Palya Mayi Project putting healthy food on plates

Updated 15 Nov 2017.


Our Regional Education Officer Liz Bakowski during a cooking demonstration with Celeste Frank and Sharna Bumba


A local project is making it easier for the people of the Kimberley community of Bidyadanga to make healthier food choices at the supermarket.

The Palya Mayi Project, which means ‘good food' in the local language, uses a label system to help shoppers identify the foods that are nutritious for their family to eat.

The project is an important partnership between our Kimberley Regional Education Officer Liz Bakowski, Boab Health Services Paediatric Nutritionist Emma Robinson, and the community of Bidyadanga.

The label itself depicts the community's totem, the emu, and was designed by local artist Nuria Jadai.

"The dreaming of Bidyadanga is the emu, that's why I chose it. It also represents our football club. I and other Bidgy people wanted the label to represent our healthy food, the palya mayi," Nuria said. 

"The project is helping people to make better food choices. I've changed my bread to the wholemeal one, not the white one. I now eat less bread and rice and I buy the no-added sugar juice, too."

In addition to the labelling system, Liz and Emma travel to Bidyadanga regularly to host cooking demonstrations using recipes developed specifically for the community.

All of the ingredients used in the classes are readily available for purchase in the store, giving the community the opportunity to try new and easy ways of preparing healthy tucker for their families that don't require fancy foods or complicated equipment.

The Palya Mayi label depicts the community's totem, the emu, and was designed by local artist Nuria Jadai (right).


"We set-up the demonstration on a table at the front of the store, so it's pretty much whatever you can cook in an electric frying pan!" Liz explained.

"No two days are the same - people drop in when they can to check out what we're doing and help with the cooking. It's great to see everyone getting involved in the process and enjoying trying something new - especially the kids.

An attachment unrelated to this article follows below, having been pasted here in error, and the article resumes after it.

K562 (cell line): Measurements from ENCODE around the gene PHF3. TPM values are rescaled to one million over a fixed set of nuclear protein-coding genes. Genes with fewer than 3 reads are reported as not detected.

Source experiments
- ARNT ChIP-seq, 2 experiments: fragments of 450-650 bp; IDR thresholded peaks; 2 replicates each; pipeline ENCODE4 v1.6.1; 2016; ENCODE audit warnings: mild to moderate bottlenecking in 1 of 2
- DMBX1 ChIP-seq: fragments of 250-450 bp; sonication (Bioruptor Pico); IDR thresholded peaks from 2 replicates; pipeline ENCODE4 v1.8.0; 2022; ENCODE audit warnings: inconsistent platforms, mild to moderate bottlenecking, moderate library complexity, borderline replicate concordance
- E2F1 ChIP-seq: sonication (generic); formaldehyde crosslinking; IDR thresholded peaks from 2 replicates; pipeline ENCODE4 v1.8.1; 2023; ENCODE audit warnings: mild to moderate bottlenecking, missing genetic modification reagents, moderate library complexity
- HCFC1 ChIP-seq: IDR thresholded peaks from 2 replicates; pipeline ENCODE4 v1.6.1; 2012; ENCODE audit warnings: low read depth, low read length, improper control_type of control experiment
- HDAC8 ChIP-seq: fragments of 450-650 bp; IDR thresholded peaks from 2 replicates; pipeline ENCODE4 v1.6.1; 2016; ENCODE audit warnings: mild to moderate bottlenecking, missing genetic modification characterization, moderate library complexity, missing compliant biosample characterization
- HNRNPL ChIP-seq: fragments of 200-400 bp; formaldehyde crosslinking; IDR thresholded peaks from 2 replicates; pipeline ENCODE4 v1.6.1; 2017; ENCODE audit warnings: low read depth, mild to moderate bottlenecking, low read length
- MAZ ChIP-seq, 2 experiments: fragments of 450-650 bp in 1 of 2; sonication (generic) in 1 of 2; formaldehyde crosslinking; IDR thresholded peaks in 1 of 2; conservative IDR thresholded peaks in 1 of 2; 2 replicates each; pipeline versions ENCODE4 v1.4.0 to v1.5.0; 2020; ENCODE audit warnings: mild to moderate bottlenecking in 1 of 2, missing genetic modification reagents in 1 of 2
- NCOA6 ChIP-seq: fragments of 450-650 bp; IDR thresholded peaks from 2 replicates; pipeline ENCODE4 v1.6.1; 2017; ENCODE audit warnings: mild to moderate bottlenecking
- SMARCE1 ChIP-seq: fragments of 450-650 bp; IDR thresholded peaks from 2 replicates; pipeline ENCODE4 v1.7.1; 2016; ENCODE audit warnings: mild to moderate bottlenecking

"We also bring with us a number of LiveLighter recipe books that I have on display during the demonstrations. They're free and full of great meals ideas that are easy to make; most people end up taking them home, which is great."

According to Bidyadanga resident Noraini Haji-Noor, the Palya Mayi Project has prompted the community to rethink their food choices.

"I've seen a lot of difference at the shop with the label. People are choosing the healthy choice more and more every day," Noraini said.

Nuria's mother, Madelaine Jadai, has also seen the positive impact the project has made.

"The cooking classes are really good. People get to try new things that they haven't had before. It's good stuff, this Palya Mayi. People need this," she said.

As part of the project, special workshops have also been run with local ranger and women's groups.

Thanks to a Health Promotions Grant from Healthway, the Palya Mayi Project will be extended further in the coming year with plans to implement the label into the local school and swimming pool canteens as well.


This story was featured in our 2016 - 2017 Annual Review. To read more about our achievements over the past year and the inspiring people that have helped us along the way check out Annual Review here.

Found in:  News - 2017  | View all news